The first two projects in the College Costs series focus on linear and quadratic models. In this post, we’ll look at exponential models of the college cost data and use it to answer the question: If you spend your first two years of college in a two-year college instead of a four-year college, how much would you save? We will demonstrate the process by modeling the national costs y as a function of the number of years after 2000 t with

**y = Pert**

This allows us to incorporate exponential function into the College Algebra curriculum as well as logarithms.

The project letter for this project is very similar to earlier project letters in the series.

**College Costs (Exponential) Project Letter (PDF)**

The goal of this project is to find the savings using exponential models for two-year and four-year college costs. These models will pass through two of the data points for each dataset. Students complete one technology assignment to help them find the model.

**Technology Assignment – Find an Exponential Function for College Costs (PDF)**

For the US two-year college data at (6, 2018) and (9, 2285), we substitute the values into the model to obtain the nonlinear system,

If we can solve this system of equations for P and r, we’ll have the constants in the exponential model. Solve the first equation for P to give

This can be substituted into the second equation in the system to yield,

Solving for r gives

Using these values in the model gives the graph shown below.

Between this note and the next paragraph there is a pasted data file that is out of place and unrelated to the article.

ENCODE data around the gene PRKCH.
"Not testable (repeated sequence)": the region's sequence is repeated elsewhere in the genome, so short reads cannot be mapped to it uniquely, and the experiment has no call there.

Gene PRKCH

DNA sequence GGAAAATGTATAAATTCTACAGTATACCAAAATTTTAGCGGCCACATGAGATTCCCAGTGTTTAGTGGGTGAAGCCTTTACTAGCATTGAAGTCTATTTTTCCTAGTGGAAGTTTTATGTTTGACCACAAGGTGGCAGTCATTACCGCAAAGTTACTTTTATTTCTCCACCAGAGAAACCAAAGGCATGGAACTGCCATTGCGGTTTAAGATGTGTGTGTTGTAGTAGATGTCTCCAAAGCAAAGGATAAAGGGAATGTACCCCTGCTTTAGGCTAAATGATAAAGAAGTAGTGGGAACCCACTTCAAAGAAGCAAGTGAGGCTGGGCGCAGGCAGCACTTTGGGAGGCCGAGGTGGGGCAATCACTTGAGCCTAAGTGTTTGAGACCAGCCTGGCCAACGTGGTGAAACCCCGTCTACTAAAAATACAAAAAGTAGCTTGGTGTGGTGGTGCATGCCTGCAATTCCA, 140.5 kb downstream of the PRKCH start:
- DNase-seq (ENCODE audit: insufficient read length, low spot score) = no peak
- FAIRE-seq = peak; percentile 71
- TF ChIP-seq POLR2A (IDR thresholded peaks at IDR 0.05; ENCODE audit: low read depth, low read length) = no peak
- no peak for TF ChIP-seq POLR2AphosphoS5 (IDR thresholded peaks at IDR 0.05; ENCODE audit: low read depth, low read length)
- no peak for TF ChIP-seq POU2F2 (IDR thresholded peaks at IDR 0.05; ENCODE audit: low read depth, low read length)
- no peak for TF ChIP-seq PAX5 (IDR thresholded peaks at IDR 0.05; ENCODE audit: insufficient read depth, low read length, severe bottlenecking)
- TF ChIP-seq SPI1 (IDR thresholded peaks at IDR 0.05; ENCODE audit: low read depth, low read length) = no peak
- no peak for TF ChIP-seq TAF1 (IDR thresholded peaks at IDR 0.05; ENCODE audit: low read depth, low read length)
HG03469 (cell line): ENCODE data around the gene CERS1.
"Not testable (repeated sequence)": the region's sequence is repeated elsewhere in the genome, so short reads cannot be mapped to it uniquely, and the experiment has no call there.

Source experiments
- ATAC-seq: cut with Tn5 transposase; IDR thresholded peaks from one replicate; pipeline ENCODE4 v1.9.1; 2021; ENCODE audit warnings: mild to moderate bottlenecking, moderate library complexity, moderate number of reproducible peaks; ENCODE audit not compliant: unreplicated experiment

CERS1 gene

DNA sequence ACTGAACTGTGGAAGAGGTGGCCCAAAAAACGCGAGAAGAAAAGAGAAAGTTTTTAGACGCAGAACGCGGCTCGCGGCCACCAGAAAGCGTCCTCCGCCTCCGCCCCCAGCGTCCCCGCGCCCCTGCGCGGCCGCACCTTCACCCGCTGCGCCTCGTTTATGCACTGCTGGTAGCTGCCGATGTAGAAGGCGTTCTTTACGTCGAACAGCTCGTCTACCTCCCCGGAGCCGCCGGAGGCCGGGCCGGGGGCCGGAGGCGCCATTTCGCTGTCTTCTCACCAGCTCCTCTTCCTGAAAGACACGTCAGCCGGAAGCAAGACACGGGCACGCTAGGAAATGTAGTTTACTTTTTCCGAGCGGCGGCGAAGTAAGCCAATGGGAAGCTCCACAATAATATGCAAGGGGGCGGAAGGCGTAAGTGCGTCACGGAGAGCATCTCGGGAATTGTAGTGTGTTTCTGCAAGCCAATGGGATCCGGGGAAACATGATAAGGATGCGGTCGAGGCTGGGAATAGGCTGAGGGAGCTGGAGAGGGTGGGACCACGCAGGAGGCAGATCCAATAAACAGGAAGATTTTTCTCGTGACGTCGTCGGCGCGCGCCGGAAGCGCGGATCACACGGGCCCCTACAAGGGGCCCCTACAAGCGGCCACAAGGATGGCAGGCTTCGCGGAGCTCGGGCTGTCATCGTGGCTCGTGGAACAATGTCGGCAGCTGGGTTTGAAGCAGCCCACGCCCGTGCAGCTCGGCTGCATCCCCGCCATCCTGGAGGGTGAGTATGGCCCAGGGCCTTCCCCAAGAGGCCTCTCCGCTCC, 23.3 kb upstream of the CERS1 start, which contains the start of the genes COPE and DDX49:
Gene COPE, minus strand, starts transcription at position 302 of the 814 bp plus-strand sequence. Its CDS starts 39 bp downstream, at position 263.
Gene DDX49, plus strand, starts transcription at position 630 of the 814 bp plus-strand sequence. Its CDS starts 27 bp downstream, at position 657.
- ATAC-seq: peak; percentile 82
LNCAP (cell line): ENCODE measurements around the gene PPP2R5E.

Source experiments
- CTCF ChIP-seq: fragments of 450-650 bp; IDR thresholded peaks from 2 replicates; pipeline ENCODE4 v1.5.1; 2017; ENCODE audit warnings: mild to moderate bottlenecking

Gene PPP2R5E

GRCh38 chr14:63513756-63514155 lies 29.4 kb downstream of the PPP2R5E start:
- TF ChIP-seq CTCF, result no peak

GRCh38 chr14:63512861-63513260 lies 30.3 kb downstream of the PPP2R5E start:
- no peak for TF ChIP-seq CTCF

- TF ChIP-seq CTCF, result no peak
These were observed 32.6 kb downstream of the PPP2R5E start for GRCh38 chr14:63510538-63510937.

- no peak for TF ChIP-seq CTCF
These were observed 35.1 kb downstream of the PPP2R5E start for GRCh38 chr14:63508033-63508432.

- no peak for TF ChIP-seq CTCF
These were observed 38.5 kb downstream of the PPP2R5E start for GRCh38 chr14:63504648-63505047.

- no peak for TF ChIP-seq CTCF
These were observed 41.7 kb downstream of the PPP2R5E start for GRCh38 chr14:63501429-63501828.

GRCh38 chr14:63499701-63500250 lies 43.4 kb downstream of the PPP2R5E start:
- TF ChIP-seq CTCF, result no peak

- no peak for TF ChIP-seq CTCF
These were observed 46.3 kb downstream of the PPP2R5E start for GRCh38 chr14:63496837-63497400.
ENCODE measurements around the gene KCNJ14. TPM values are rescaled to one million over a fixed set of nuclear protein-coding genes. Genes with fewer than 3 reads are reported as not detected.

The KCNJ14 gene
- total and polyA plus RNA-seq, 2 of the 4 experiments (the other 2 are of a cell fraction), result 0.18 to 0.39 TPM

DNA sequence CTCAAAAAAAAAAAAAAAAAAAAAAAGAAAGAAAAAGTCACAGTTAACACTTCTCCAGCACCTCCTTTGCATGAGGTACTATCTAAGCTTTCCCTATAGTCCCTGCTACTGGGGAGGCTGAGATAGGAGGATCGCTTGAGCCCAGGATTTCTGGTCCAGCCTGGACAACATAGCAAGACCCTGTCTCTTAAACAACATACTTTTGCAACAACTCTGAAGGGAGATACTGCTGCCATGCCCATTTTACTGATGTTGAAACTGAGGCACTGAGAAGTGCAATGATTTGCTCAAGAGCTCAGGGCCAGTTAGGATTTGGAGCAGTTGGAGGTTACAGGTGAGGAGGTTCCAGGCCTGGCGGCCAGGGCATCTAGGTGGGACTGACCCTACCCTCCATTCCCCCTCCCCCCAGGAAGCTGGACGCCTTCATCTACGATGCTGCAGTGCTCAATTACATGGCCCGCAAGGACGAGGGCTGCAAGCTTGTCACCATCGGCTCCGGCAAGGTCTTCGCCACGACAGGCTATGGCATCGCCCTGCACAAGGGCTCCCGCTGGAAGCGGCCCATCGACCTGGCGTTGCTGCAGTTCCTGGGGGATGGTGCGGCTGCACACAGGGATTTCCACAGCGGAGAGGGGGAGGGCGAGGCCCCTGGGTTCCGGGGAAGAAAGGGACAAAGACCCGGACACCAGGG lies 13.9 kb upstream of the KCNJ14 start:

Denote national two-year college costs as T(t) and four-year college costs as F(t) where t is the number of years after 2000. As in earlier projects, the savings are

**Savings = F(13) + F(14) – T(13) – T(14)**

over the period 2013-2017.

The fourth project functions as a final in my College Algebra class. As with the earlier project, it focuses on the savings accrued from attending two-year college to earn a four-year degree. In this project, students find a logarithmic regression model of the form

**y = a + b ln(x)**

Since this takes the place of a final exam, each student is on their own to find the model. No technology assignments are assigned. Using some type of technology, students produce a logarithmic function like the one below and use it to calculate the savings.

This series of projects exposes students to thee key concepts in college algebra repeatedly. This repeated retrieval helps them to learn exactly what a model is and how it might be used. The projects are far from easy and have many possible tangents that students may focus on. This effort forces them to really understand what they are doing.